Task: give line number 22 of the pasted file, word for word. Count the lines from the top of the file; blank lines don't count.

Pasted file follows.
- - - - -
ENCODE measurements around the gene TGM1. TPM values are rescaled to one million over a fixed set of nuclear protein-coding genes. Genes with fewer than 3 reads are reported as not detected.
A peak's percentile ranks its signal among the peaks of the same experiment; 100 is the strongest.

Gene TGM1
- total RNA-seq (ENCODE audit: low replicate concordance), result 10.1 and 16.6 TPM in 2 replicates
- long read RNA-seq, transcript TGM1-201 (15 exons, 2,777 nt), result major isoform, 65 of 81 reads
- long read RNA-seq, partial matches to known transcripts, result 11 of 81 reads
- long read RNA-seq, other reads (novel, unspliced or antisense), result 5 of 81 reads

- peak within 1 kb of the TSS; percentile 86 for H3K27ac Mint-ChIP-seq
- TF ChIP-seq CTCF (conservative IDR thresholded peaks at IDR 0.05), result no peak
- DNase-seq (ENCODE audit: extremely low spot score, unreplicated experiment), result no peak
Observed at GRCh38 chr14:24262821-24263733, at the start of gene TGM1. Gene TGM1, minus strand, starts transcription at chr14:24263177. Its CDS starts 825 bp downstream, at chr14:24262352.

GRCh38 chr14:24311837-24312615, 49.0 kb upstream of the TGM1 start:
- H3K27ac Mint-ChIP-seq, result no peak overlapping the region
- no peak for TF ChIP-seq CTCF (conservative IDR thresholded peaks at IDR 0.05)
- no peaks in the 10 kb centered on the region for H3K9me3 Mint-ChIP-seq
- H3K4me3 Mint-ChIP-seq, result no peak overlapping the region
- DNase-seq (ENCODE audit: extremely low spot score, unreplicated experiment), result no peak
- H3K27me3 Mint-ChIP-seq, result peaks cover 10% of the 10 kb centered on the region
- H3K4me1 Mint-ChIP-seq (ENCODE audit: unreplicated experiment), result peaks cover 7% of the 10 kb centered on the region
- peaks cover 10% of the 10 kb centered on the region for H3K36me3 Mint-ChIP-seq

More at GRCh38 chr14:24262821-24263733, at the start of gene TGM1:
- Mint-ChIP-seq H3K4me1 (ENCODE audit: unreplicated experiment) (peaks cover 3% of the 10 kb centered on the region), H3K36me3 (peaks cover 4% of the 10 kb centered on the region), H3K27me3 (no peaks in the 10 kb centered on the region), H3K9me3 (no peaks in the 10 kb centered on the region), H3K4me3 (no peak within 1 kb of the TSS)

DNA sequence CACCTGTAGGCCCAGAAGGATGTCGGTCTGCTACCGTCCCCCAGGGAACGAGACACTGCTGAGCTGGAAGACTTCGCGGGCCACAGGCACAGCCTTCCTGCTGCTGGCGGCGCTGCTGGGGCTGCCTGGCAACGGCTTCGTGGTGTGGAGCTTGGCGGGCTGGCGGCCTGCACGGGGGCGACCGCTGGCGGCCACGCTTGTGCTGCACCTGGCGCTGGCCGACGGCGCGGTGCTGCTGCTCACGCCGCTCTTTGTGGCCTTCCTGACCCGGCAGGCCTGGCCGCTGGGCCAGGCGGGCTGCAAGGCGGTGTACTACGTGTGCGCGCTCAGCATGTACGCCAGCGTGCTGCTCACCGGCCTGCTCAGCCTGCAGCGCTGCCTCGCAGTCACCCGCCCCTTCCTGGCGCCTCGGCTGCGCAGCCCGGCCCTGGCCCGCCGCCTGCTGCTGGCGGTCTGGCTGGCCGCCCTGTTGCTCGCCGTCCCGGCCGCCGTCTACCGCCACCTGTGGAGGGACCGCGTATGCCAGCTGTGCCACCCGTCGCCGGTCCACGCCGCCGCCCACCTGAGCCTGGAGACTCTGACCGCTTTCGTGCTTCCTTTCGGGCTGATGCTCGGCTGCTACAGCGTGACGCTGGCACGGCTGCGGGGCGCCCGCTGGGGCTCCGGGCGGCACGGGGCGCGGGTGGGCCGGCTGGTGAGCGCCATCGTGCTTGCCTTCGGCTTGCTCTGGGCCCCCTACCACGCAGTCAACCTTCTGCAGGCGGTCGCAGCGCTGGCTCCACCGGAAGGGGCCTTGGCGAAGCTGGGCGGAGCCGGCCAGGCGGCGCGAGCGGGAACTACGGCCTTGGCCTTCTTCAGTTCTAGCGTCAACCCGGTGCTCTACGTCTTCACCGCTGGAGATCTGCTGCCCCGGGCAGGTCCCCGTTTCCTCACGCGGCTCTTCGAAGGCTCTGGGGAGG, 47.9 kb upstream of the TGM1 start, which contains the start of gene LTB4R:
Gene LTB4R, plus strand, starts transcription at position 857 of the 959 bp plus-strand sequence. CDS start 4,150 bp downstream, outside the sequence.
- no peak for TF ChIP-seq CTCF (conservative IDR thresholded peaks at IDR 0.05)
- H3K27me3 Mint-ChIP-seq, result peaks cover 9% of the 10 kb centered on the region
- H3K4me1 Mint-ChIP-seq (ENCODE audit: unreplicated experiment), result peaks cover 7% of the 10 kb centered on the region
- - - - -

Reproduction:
- Mint-ChIP-seq H3K4me1 (ENCODE audit: unreplicated experiment) (peaks cover 3% of the 10 kb centered on the region), H3K36me3 (peaks cover 4% of the 10 kb centered on the region), H3K27me3 (no peaks in the 10 kb centered on the region), H3K9me3 (no peaks in the 10 kb centered on the region), H3K4me3 (no peak within 1 kb of the TSS)